A statue of Yu Gwan-sun, a Korean activist who cried out for the country’s independence and died in prison at the blooming age of 18, is to be set up at Seodaemun Independence Park in Seoul, previously the site of the Seodaemun Prison. It is also where she cried out Korea’s independence until the very moment of death from May 1919 to September 1920.
According to the Yu Gwan-sun memorial committee on Thursday, 3.2-meter-high statue will be set up at the park in May. Professor Kim Haeng-shin and Kim Dae-gil at the Chonnam National University participated in manufacturing the statue. Processor Kim Haeng-shin led the work as a veteran sculptor, but Professor Kim Dae-gil succeeded the job after he passed away last year.
The statue depicts Yu waving a national flag in her right hand. Her calm face shows the grim situation of the time and her will towards national independence. “Crying out for independence of my country is not a crime! You have no right to criminate me and I have no reason to be tried in your court,” says the epitaph of the statue both in Korean and English along with her biography.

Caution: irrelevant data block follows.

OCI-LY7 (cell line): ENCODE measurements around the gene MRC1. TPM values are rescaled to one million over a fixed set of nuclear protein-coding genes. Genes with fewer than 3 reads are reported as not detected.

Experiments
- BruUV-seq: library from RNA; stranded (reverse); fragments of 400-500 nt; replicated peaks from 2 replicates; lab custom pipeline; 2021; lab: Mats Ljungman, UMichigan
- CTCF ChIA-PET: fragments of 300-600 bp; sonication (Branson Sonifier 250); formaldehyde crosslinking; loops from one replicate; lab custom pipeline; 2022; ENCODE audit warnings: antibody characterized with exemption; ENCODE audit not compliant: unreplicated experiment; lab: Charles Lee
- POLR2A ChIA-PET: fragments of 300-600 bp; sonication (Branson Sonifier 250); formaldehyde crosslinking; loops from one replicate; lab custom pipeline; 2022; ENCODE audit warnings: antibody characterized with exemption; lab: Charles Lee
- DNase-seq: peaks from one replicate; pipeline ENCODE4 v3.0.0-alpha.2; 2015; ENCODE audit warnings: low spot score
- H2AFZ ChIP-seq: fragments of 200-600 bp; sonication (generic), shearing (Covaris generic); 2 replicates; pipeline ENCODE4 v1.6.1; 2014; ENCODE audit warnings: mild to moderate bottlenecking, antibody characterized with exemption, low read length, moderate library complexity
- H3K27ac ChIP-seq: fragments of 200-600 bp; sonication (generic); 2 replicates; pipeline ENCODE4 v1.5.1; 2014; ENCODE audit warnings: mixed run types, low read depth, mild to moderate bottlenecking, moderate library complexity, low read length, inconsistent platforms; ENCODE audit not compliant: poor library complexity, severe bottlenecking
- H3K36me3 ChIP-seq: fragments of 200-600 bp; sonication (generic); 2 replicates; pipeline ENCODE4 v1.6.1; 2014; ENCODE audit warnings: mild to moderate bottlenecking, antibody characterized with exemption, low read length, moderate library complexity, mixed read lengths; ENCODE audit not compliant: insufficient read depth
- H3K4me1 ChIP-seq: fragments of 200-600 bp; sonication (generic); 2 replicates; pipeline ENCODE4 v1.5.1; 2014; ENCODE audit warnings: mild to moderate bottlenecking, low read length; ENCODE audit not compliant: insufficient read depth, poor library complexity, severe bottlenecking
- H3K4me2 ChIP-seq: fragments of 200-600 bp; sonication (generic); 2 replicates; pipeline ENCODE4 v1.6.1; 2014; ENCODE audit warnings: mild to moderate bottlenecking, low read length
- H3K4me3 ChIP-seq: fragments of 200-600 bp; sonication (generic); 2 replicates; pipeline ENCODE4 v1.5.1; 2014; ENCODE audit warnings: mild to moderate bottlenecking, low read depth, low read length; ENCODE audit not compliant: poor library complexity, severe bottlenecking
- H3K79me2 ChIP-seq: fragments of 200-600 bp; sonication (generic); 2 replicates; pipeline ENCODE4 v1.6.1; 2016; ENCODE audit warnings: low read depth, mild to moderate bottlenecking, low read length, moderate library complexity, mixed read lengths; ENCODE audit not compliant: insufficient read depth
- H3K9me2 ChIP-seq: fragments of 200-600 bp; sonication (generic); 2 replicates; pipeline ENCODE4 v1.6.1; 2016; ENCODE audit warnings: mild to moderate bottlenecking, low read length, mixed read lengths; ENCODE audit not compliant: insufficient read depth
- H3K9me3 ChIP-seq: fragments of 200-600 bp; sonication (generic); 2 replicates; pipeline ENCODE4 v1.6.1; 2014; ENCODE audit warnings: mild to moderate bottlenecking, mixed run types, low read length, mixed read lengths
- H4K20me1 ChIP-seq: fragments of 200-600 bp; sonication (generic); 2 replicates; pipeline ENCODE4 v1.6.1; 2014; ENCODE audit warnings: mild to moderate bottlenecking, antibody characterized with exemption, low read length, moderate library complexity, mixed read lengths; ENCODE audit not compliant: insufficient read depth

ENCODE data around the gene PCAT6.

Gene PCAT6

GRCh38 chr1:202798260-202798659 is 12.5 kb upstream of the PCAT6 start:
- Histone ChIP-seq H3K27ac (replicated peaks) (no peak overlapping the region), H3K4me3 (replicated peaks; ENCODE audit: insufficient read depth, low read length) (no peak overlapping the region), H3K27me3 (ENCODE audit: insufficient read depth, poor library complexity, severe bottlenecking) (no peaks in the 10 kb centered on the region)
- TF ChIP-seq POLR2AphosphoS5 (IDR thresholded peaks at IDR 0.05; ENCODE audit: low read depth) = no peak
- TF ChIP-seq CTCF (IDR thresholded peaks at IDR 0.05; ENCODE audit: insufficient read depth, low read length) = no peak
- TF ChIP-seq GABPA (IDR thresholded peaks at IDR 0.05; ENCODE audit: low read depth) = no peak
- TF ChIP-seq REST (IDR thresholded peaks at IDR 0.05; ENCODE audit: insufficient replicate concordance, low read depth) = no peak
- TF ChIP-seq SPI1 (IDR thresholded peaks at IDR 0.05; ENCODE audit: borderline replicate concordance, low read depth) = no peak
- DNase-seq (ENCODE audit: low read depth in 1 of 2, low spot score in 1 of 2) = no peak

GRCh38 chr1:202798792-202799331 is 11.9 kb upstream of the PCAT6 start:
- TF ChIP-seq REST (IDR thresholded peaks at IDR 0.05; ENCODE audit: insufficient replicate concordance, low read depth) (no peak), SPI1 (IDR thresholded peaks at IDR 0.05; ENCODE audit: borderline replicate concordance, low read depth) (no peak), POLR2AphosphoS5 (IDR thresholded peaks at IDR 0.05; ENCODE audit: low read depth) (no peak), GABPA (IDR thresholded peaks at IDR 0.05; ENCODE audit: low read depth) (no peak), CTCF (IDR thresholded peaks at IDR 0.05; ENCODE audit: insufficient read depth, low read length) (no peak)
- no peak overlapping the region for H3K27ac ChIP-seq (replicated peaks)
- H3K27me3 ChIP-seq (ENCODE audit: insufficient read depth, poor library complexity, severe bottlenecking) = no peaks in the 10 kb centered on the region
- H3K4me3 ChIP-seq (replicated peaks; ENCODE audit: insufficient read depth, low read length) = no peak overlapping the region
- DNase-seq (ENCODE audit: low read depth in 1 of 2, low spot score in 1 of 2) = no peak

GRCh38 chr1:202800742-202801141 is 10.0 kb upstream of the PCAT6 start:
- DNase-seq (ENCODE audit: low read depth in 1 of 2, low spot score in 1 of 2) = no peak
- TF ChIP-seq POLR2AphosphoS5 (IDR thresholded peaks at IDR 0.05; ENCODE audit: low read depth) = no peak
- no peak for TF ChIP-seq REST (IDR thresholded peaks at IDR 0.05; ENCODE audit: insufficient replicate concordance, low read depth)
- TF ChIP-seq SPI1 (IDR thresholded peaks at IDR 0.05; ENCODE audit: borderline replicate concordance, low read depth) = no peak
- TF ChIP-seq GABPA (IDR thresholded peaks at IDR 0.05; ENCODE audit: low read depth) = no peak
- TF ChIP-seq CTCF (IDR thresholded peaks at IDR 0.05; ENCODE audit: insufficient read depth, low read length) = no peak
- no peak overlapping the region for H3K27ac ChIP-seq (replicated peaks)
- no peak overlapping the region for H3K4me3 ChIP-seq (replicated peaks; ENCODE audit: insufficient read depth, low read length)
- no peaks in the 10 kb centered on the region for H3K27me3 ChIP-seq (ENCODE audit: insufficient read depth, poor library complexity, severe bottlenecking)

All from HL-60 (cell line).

The committee is accelerating the process with a plan to hold an unveiling ceremony on May 20. It is the day when she was imprisoned at the Seodaemun Prison for the first time. She was put to gruesome torture until she died on Sept. 28, 1920. Her aspiration for independence never withered even at the prison where she continued on with the independence movement.
The Seodaemun District Office has decided to cancel the commemoration event, which was planned to be held on Sunday due to the widespread COVID-19 outbreak. The Yu Gwan-sun memorial committee has skipped its annual memorial event for the first time since it started the event in 1985.
Seng-Hyun Kang email@example.com